U.S. President Joe Biden hosted Southeast Asian leaders in Washington on Friday and hailed a new era in relations.
While Russia's invasion of Ukraine was on the agenda of the two-day summit, Biden wanted to show that Washington remains focused on the Indo-Pacific region and the long-term challenge of its main competitor, China.
"If you look around the world, all the challenges we are facing, the ASEAN/US partnership is critical to meeting the moment we find ourselves in history right now."
It was the first time leaders from the Association of Southeast Asian Nations had gathered as a group in Washington, and it's their first meeting hosted by a U.S. president since 2016.
During the summit, Biden's administration promised $150 million in initiatives for the region, ranging from infrastructure to security, pandemic preparedness and clean energy.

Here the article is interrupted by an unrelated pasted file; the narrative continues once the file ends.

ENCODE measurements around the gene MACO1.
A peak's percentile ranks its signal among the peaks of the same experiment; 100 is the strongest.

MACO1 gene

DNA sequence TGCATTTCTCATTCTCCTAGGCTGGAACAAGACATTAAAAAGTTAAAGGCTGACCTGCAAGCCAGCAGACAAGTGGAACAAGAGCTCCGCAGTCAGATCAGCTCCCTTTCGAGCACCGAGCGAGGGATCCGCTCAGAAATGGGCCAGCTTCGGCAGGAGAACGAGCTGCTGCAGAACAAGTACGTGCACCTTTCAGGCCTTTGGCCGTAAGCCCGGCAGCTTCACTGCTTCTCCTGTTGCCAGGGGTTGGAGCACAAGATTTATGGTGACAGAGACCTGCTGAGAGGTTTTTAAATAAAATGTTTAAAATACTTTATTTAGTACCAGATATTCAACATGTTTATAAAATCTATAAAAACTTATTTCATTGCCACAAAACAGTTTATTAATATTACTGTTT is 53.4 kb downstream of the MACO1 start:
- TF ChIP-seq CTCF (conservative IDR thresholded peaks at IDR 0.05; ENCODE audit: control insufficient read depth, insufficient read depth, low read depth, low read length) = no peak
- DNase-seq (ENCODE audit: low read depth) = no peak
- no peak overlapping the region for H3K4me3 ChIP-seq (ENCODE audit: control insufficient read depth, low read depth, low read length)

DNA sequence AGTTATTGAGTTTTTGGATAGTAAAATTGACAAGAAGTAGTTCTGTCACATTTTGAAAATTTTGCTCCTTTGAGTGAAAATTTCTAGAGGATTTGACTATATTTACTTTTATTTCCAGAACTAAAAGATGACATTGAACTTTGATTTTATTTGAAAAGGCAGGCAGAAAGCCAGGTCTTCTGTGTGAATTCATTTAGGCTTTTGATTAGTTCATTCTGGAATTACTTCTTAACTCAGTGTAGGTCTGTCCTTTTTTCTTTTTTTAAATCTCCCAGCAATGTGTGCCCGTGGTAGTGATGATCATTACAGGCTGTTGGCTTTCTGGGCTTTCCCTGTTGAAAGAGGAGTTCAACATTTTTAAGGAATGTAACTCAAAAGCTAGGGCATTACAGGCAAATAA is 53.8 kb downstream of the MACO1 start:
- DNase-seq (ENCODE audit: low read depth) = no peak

The two sides also committed to deepening their relationship in a joint 28-point "vision statement".
In her speech, Vice President Kamala Harris said the U.S. would be in the region for generations.
She also stressed the need to maintain freedom of the seas, which the U.S. has said is challenged by China.
Among the new commitments from the U.S. are plans to deploy a Coast Guard vessel to the region.
"The United States and ASEAN have shared a vision for this region. And together we will guard against threats to international rules and norms. To that end, one of the main topics of our lunch will be maritime security. We stand with our allies and partners in defending the maritimes rules-based order which includes freedom of navigation and international law."
Neither Harris nor Biden mentioned China by name.
While ASEAN countries share many U.S. concerns about China's assertiveness, they remain cautious due to their strong economic ties with the country.